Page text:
The theory is that if a manufacturer has a MAP policy in place and they have 90% off all sellers following it then the 10% who violate the policy have a unique competitive advantage and can gain the lion’s share of the market. Distributor and internet retailer “E.G” notes, “Just take a particular skimmer for example. We used to sell 30-40 a month of this one unit until the manufacturer instituted MAP price on it. We followed MAP price and now we sell 2-3 units a month! Where did those sales go?” Answering the question, “E.G” continues, “ I lost all my sales to other businesses who decided not to follow the MAP price. You can look on the internet and in seconds find a dozen people selling it for less.”
An internet seller, “B.C.,” states, “I can tell when a manufacturer finally gets around to enforcing MAP policy. I see my sales pick up for a week or two until those who were violating it before start doing it again.” He adds, “My entire business and my family are dependant upon whether or not some faceless employee at the manufacturer will actually be doing their job.”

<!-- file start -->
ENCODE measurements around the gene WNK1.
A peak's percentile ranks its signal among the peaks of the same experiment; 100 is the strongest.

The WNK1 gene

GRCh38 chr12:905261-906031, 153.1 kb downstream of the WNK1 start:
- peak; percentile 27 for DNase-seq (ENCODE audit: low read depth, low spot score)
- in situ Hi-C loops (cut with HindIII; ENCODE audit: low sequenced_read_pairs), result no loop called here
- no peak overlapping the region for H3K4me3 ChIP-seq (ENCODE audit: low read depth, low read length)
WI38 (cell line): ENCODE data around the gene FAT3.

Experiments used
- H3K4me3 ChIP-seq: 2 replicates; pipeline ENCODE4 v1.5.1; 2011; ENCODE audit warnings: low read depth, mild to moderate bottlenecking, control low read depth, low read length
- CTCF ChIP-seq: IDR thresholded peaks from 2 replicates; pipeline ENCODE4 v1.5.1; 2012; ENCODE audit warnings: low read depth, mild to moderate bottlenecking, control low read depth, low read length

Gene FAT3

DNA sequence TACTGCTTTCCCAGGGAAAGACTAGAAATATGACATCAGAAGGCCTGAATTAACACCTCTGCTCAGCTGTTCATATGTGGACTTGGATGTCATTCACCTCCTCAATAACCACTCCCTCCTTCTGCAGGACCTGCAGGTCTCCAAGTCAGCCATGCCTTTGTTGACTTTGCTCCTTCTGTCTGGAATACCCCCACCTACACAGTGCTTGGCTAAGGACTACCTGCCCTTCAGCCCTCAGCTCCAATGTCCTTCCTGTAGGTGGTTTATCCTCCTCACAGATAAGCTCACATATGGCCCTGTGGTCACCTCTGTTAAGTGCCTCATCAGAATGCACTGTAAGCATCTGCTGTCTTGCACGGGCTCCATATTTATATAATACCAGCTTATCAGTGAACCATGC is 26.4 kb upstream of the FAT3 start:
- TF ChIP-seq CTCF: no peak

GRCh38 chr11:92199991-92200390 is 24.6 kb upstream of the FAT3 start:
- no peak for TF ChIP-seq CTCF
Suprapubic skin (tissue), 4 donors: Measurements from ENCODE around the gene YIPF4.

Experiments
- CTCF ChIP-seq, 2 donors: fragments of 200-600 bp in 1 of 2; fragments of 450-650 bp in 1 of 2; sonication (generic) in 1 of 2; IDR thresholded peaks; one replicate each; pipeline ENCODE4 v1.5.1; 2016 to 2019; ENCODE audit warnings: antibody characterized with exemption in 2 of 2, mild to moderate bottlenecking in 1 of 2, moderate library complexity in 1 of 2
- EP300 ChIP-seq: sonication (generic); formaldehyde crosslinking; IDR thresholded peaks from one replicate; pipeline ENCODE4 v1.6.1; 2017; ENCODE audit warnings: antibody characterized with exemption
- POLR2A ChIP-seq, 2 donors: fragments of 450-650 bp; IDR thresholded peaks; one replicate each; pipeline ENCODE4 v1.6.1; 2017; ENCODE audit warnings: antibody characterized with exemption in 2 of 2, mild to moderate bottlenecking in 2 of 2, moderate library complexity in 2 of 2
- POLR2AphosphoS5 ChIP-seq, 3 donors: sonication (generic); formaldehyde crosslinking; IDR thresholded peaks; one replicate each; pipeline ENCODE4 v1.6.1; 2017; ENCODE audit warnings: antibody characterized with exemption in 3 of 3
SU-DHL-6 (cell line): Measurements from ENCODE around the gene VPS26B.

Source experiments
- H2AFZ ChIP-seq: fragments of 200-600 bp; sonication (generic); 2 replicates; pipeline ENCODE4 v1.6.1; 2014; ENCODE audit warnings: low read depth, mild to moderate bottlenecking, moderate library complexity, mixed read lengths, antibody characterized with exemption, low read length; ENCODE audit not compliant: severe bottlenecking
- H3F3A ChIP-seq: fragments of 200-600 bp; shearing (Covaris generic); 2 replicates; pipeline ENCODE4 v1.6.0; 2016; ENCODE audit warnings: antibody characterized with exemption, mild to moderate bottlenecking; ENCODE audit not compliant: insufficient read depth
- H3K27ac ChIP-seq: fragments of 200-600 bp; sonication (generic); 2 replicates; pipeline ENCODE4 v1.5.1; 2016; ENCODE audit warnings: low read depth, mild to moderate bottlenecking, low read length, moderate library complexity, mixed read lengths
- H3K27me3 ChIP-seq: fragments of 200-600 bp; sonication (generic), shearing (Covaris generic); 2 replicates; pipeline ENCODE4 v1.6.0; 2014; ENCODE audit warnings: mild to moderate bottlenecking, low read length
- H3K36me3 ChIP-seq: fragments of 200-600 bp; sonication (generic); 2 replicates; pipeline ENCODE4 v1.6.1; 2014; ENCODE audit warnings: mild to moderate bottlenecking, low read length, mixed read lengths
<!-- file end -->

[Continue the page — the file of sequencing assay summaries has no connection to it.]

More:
**Higher Prices Allow Benefits and Service – OR – Price Gouging Customers**
**PRO:** Few people would argue that a typical in store experience can provide a pond customer with detailed information about the product and a sense of comfort about the merchant who supplied it. In our industry, service is king and physical stores have the best chance to bestow product knowledge upon the consumer and guide them towards the purchase of the products that are best for their application. This level of high customer service comes with added labor costs— something few internet sellers have to contend with. In order to provide excellent customer service to the consumer and ensure someone is there for them when things go wrong a higher price must be charged for the product. As Keith Steele of Savio Engineering puts it, “Our retailers are selling a service, not just a product. Enforcing MAP policy is a constant battle that we undertake to allow our retailers to make a suitable profit for the services they provide.”
Higher prices allow for better service and speedy resolutions to warranty issues. MAP pricing helps stabilize things so that retail stores can continue to perform a level of service that is simply not available on the internet. James Lavery of Atlantic Water Gardens points out, “Store owners must sell on service. Customers looking for price only are sure to find it somewhere. Our dealer’s goal should be to win the sale by exceeding the customer’s expectations on service and reliability.” Store owner “R.M” said, “Those internet guys have zero overhead and can afford to sell cheap. None of them can match our service and relationship with our customer. Running a real store costs money and that means a higher price to the consumer.”